In many European countries, the expansion of the power grid is just as much of an issue as the expansion of solar power generation. Curtailments – the controlled shutdown of available electric power plants – result in considerable financial loss as huge amounts of electricity are lost. Due to the lack of interconnection points, the potential of photovoltaic power plants cannot be fully realized.
At EU PVSEC 2023, which took place in Lisbon in September 2023, we spoke to José Donoso, General Director of the Spanish PV Association (UNEF) about the impact that grid deficiencies have on the development of the Spanish PV market.
No. The development of the Spanish PV industry is faced with a number of major challenges. The first challenge concerns the administrative process. We’ve got PV projects with a total capacity of 38 gigawatts (GW) that have been granted environmental permits, but they need to be built within two years. That’s not enough time. We will need another two years.
Many projects will probably lose their interconnection point and not be completed if this extension is not approved. This would mean that both the companies and the authorities would have wasted their time and effort, and the ecological transition would be set back by several years.
The second challenge is public acceptance. This is a huge issue because we depend on public support. If we lose public support, we also lose political support.
And number three: Storage. We need storage and hydrogen to prevent the cannibalization of market prices.
In the face of all of these challenges, grid integration is just one more issue that we have to deal with. The availability of interconnection points is not an issue. We’ve got enough interconnection points in Spain – almost enough to meet the solar energy target of 76 gigawatt set by the National Development Plan (PND). What we do have are curtailments, two different types of curtailments: technical and economic curtailments. Technical curtailments can be resolved by upgrading power lines and infrastructure in certain places. Economic curtailments are caused by a lack of demand. To resolve the discrepancy between supply and demand, which is the cause of economic curtailments, we need to accelerate electrification.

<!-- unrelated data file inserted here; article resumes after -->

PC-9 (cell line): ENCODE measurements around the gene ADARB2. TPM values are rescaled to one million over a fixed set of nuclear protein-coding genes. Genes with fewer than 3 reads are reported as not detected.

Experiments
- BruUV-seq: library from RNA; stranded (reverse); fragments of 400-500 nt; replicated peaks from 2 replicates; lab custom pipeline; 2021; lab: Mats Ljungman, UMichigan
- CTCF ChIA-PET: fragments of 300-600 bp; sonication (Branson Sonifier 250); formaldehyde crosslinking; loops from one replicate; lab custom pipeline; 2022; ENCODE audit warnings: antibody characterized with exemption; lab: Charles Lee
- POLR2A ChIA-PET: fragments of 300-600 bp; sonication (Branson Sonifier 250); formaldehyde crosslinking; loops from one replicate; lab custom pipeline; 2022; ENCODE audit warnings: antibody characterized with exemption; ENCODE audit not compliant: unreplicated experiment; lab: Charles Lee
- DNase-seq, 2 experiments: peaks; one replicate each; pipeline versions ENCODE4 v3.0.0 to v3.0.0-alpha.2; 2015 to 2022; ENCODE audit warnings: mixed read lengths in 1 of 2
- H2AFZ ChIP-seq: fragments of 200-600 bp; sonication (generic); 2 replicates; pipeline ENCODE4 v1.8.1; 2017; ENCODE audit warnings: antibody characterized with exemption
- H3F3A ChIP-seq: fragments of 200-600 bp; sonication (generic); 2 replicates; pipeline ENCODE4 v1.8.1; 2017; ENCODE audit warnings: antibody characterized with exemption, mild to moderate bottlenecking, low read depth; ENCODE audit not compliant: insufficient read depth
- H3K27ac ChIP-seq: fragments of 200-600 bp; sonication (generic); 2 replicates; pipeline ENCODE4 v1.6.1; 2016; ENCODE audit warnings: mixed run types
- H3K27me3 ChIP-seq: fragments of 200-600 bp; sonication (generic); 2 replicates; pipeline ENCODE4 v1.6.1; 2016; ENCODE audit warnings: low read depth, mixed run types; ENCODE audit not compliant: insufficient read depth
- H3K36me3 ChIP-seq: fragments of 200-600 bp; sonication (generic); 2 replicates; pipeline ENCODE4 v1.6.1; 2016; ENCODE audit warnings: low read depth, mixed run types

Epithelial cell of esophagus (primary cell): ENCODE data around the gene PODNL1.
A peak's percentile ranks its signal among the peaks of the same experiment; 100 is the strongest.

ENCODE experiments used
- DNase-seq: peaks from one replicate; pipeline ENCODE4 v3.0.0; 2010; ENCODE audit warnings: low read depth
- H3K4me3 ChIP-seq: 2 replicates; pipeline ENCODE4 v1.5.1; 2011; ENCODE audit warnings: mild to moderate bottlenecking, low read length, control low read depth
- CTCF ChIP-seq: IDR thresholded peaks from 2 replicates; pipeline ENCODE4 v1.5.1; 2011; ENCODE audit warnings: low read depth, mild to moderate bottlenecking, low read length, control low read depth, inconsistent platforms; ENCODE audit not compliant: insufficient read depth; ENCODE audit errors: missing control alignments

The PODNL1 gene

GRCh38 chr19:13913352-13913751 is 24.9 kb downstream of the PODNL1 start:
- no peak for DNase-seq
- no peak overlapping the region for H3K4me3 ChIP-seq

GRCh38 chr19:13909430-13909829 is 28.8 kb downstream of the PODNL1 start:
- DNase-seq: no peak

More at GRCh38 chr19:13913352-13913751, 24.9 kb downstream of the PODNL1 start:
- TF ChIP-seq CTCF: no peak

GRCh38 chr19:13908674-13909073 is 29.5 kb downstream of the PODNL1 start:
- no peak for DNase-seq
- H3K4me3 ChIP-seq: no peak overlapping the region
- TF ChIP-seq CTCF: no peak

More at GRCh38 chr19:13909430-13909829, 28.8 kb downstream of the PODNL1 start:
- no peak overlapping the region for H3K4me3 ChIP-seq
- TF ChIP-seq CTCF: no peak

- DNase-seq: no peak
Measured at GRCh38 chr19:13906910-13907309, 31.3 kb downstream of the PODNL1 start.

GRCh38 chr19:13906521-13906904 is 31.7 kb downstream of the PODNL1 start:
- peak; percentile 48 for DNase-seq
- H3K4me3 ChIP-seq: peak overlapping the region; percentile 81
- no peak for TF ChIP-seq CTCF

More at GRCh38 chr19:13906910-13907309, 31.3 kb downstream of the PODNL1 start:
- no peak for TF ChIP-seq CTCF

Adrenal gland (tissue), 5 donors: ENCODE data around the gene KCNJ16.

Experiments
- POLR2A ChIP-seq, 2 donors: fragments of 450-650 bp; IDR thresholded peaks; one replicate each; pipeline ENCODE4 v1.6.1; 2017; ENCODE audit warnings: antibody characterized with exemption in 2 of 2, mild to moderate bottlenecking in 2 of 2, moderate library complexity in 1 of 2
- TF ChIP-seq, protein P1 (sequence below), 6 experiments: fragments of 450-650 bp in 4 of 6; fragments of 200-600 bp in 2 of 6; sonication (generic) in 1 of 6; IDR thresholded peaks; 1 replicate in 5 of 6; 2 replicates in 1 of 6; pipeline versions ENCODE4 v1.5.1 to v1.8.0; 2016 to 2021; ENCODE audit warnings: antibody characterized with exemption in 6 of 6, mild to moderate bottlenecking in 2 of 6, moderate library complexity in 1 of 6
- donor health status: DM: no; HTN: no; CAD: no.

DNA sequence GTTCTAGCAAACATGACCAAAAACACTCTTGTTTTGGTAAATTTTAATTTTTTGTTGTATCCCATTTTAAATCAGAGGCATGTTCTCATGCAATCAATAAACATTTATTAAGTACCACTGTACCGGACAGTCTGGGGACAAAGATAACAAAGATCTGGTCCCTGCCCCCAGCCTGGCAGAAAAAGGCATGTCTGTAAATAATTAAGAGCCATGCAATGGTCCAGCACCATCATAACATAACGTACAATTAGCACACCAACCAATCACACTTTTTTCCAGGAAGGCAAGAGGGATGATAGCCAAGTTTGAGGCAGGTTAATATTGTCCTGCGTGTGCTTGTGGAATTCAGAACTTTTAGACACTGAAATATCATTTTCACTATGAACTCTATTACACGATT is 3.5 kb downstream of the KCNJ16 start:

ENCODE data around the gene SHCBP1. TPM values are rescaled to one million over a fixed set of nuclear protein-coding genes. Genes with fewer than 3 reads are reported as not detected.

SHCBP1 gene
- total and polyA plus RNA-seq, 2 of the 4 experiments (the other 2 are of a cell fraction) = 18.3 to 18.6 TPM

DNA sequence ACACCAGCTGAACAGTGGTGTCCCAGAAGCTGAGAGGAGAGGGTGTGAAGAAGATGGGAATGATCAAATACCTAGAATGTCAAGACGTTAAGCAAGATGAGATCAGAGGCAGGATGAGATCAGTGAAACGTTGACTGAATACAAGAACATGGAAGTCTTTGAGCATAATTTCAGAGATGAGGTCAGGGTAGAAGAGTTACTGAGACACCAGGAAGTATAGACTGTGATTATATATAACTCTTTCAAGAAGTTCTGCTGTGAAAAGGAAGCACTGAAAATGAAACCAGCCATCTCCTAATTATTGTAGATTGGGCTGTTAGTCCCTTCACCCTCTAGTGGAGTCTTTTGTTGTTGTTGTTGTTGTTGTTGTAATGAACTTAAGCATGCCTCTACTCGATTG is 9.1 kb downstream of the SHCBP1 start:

It’s the lengthy administrative process, particularly when it comes to transmission lines and public acceptance.
Well, first of all, given this massive investment process of 38 gigawatts that have been approved, it would be great to get an estimate from grid operators at which points they expect technical curtailments to occur and to what extent these will affect the projects to be installed. Such transparency would help assess the economic viability of a project.
Second, the power lines that have had the most problems with curtailments should be upgraded as soon as possible.
Third, we need to take a new approach to the planning of power lines. We need to adjust our approach to transmission line planning to accommodate renewables. This would require more flexibility in planning and needs would have to be updated on an annual basis. We need to move on from a static planning model to a dynamic one.
They still don’t play a very big role, but some power plants are seeing an increase in the number of curtailments.
Investment projects are on track, but the investors need more transparency. To that end, we are asking grid operators to provide us with an estimate of the number of curtailments per node, so that investors have economic data on which to base their decision.
José Donoso spoke to Sarah Hommel de Mendonça.